The swell of the sea was visible from the height of the forty foot cliff at South Point, Hawai’i. Movement of water not as white caps nor ripples, for the surface was relatively calm. Rather, massive volumes of water rose and fell, a meter in elevation off shore, more than two meters where it met the black walls of an ancient volcanic flow. The percussion of the union could be felt as a low rumble once every ten minutes when the waves built to a crescendo.
In the early morning the swell was too great for me to feel comfortable in cliff jumping. Even snorkeling at the bottom of the rough in-cut, a series of blocks and ledges which allowed fisherman and snorkelers access to the water just 50 meters from the ladders, instilled concern for my ability to get back to safe harbour. While my strength in the water had grown with nearly two years surfing in South Africa, this kind of water, at an immediate depth of nearly ten meters, was too much for me.
By noon the tourists had arrived in large numbers. Many stood at the cliff’s edge, cameras held in shaking hands as they dared to ponder what lay beneath them. The crystalline blue water enabled a view of the massive structures below the surface, black rock now blanketed in various forms of lightly coloured coral.
My confidence that day was not great, despite my having jumped at this location a dozen times across prior visits. I had in 2006, 2012, and the previous weekend jumped from the West facing cliff and also into the collapsed lava tube whose belly provided a typically safe passage beneath the cliff line, a one minute swim back to the open sea and up the same ladders.
The swell made things more critical. Timing the jump and the return to the ladder was critical. No one was jumping into the tube for the swell was amplified in that confined space, a rise and fall of four or more meters, and I later learned, the water cashing against the ceiling of the otherwise ample fifteen meter diameter cave. What’s more, the froth created by the water slamming against the volcanic rock and resulting cavitation filled the blue water with air, turning it to a frothy white. I knew from prior experience that this water offered far less buoyancy. A swimmer would struggle to keep his or her head above, let alone make progress in any direction.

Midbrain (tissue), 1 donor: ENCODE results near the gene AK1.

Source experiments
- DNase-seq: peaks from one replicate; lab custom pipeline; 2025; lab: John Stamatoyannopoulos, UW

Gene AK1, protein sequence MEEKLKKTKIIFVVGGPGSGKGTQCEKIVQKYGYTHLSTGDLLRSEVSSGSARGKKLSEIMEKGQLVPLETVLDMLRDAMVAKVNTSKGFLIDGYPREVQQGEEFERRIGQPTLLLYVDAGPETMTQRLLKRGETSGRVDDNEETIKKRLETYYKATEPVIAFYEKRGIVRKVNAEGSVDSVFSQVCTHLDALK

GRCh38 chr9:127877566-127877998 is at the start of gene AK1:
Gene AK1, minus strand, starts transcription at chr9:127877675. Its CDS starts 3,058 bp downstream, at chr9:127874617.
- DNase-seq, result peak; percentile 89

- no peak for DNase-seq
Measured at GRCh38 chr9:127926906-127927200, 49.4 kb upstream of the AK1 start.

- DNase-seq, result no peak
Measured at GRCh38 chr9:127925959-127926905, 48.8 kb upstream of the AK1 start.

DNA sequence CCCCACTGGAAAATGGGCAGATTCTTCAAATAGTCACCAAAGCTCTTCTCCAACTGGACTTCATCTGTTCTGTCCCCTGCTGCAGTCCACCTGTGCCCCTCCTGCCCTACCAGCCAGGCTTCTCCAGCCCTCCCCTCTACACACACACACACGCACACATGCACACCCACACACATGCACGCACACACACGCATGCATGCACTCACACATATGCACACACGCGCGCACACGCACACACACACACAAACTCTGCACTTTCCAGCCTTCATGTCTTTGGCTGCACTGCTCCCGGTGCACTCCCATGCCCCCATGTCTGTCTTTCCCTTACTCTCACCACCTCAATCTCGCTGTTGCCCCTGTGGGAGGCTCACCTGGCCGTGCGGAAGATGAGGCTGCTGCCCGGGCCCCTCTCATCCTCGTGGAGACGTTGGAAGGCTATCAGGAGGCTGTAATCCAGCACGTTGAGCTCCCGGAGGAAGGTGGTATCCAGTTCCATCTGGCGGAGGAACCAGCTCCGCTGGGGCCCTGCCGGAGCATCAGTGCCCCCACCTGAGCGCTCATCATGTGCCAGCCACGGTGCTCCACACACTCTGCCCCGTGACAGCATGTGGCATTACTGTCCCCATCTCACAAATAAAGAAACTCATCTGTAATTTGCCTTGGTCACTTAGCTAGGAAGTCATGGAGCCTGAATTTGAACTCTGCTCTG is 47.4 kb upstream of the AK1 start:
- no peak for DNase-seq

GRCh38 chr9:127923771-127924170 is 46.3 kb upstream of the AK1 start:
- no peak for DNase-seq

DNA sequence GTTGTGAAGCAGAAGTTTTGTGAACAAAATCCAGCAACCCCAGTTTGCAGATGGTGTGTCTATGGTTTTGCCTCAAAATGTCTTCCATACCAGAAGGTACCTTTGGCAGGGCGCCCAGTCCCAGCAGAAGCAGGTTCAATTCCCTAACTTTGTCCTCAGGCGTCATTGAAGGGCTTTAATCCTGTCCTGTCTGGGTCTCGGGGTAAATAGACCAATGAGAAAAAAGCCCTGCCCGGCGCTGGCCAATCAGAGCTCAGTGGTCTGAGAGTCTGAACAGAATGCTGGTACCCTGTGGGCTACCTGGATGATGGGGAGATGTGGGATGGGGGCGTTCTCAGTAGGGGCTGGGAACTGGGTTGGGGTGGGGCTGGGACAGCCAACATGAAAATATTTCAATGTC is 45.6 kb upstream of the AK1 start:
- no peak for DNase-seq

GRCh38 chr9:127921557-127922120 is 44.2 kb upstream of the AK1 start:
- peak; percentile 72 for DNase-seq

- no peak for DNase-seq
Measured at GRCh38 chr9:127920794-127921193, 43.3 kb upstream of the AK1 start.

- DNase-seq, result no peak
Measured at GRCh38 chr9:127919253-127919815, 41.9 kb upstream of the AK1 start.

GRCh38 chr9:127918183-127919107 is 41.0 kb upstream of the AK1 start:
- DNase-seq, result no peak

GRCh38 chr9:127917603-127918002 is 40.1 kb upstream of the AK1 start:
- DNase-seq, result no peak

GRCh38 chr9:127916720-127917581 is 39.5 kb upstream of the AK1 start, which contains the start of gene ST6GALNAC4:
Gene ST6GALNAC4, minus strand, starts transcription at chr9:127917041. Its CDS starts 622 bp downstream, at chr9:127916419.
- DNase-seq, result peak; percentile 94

Colleen and I retreated to the rocky ledge roughly one hundred feet south of the cliff and ladders, where we had one week earlier enjoyed an incredible afternoon of snorkeling. There too the swell was, by ocean standards, minimal. Yet, it gave me discomfort. Not for the entry but for the exit. The sharp rock was sure to cut and scrape with even the slightest abrasion.
After some observation and contemplation I dove in sans gear and practiced timing my exit. Twice I was successful, but not without struggle and multiple attempts. On my third entry I wore goggles and snorkel. This time, with Colleen on the second ledge, I was challenged at the exit. Knowing I could simply float for an extended period of time, I should have pushed off shore and waited, returning to the shelf when I could properly time the exit.
But I panicked, and tried three times. I hung by one hand while the water pulled at my body, it’s grasp stronger than my own. I fell back into the water, my snorkel filling, little air in my lungs to expel the water. But my body reacted as it should, waiting until I surfaced, expelling, breathing lightly to test the apparatus, and then recovering.
Colleen shouted, “Wait! Just wait!” I ignored her and tried again. From my point of view, the entire world was rising and falling, sliding side to side. Logic too said wait. My panic said go. I succeeded in the fourth attempt but was nearly pulled back into the froth with another rise and fall. I quickly climbed onto the third shelf where I would just one hour later engage in an entirely different fight for survival.
I was bleeding from both feet and my right hand. Minor scratches and a lesson learned. “Ok. Let’s not snorkel today,” I concluded with a nervous laugh.
We returned to the cliff where the local kids were the first to jump, showing off to the captive audience with back flips and swan dives. A few Swedes and Danes were next, each of whom had jumped and found their way back to one of the two ladders (the climb far more scary than the fall) encouraging another. Overall, a dozen succeeded.